In a striking departure from his recent performance as the deeply flawed Lord Macbeth, Denzel Washington adopts a contrasting persona in the latest installment of the Equalizer series. Under Joel Coen’s direction, Washington had embodied Macbeth as a crumbling, aged warrior overtaken by inner turmoil. In stark contrast, his role as Robert McCall, a retired marine and covert agency operative, confronts and ultimately defies the damaging impact of time. Here, Washington has the opportunity to refute the notion that age inevitably corrodes a man’s vitality. He morphes into a hero by virtue of his lethal abilities.
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Belying his years, McCall is an extraordinary physical specimen. He is fully capable of holding his own against antagonists who are generations younger. The film makes a point to showcase his tactical ingenuity, creating an aura of omniscience around him. Even in more personal moments, such as his casual interactions with a much younger waitress at his frequented café, McCall seems the epitome of capability. While a subplot briefly introduces vulnerability via a cane he must use due to an injury, the film combats the frailty associated with aging through bursts of kinetic action.
Director Antoine Fuqua seeks to infuse Washington’s character with a depth that borders on Shakespearean. McCall is morally complicated. He is a man who employs violence selectively—only against those who truly merit it—and who struggles with the ethical ramifications of his actions. Yet, despite McCall’s personal conflicts about violence, the movie itself seems to revel in it. Studded with in-your-face product placements, particularly luxury American vehicles incongruously driven by Italians, the movie takes a near-gleeful approach to visual gore. Cinematographer Robert Richardson assists in capturing every shocking detail, from splattering blood to facial impalements.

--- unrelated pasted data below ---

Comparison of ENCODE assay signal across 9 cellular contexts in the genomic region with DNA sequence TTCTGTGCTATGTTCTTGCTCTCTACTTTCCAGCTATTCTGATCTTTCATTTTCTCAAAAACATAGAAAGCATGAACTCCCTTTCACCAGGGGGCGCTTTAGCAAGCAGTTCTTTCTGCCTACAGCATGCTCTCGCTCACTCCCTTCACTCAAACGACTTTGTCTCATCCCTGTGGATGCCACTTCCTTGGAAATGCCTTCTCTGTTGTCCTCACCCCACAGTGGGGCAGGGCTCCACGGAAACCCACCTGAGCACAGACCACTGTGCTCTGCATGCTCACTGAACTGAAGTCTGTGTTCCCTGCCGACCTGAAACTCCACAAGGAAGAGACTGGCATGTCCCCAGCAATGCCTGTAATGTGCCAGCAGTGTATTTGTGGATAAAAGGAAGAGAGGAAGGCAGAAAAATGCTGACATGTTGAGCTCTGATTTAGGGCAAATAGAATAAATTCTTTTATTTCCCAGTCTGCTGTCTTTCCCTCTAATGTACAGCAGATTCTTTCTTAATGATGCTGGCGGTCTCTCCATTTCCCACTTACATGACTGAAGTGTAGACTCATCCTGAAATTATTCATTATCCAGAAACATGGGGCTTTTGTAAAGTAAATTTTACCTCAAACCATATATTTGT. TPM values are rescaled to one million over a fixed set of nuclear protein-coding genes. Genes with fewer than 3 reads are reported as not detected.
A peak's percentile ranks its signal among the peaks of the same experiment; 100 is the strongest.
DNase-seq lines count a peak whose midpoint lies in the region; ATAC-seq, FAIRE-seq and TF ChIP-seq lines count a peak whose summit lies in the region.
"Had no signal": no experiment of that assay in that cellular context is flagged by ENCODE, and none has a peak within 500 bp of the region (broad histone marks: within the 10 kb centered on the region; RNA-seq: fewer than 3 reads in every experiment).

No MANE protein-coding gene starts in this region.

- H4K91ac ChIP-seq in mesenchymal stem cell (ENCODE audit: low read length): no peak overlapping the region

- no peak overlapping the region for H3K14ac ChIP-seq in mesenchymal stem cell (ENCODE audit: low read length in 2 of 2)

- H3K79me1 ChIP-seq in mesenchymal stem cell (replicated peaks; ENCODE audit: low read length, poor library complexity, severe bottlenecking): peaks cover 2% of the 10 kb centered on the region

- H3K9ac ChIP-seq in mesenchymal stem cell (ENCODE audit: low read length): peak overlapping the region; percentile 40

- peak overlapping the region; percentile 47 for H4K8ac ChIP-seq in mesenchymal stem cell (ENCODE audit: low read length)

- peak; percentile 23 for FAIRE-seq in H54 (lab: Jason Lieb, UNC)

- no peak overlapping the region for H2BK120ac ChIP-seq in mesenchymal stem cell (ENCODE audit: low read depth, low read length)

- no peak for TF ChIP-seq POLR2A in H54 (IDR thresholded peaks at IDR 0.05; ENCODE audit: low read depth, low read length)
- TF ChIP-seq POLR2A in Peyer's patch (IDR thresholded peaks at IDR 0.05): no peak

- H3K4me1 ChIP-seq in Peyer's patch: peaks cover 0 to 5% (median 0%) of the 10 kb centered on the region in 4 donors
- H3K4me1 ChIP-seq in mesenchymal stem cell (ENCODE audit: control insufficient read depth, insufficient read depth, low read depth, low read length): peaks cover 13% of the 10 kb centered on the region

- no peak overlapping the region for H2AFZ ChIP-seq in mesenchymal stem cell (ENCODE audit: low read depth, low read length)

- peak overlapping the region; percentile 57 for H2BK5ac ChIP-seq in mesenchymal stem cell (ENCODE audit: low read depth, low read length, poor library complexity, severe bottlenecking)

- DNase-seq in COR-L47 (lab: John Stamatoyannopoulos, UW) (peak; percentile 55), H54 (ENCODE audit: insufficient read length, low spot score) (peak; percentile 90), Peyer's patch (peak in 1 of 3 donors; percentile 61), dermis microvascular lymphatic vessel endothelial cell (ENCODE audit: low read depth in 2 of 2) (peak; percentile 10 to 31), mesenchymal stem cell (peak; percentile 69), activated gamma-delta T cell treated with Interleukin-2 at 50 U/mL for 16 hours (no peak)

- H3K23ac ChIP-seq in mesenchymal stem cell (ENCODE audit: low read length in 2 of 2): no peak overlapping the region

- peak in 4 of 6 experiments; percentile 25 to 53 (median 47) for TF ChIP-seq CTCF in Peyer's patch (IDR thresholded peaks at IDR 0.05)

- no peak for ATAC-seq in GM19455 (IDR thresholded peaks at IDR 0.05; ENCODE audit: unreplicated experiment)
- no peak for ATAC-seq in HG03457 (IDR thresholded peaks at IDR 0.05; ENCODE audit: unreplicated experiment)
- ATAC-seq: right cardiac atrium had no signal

After a mission goes awry, McCall finds refuge in an idyllic Sicilian town that’s being threatened by the mafia. Captivated by its charming inhabitants, McCall decides to rid the community of its criminal elements. The film’s portrayal of Italian rural life is resplendent with clichés. Yet, it’s affectionate, filled with jovial fishmongers and quaint hat sellers. A historic church looms in the background. It serves as both a metaphor for resilience and a setting for a climax that tries, to examine questions of morality and sin.
Washington’s on-screen chemistry with Dakota Fanning, who plays a novice CIA agent, is another notable element. Although the script is fraught with awkward moments—including Fanning’s rather conspicuous attire as an undercover agent—the rapport between the two offers a nostalgic echo of their earlier work together. However, a less commendable aspect is the film’s subtle but palpable conservative streak. Especially when it makes offhand references to unspecified Middle Eastern terrorists, thereby casting a shadow on an otherwise straightforward narrative.
In this installment, Washington’s McCall stands as a guardian of old-world values. His manners and philosophies serve as a rebuttal to the perceived impertinence of younger generations. For all the violence he metes out, McCall remains a purveyor of decency and respect.
Washington brings a sense of enjoyment to this role, interspersing gravity with moments of lighthearted humor. His contribution succeeds in lifting the movie above the domain of a run-of-the-mill action thriller. This reinforces his position as one of Hollywood’s enduring leading men. It’s not just his physicality that captivates; it’s also his skillful use of non-verbal cues. For example, his powerful stares and nuanced smiles, which almost overshadow every other component of the film.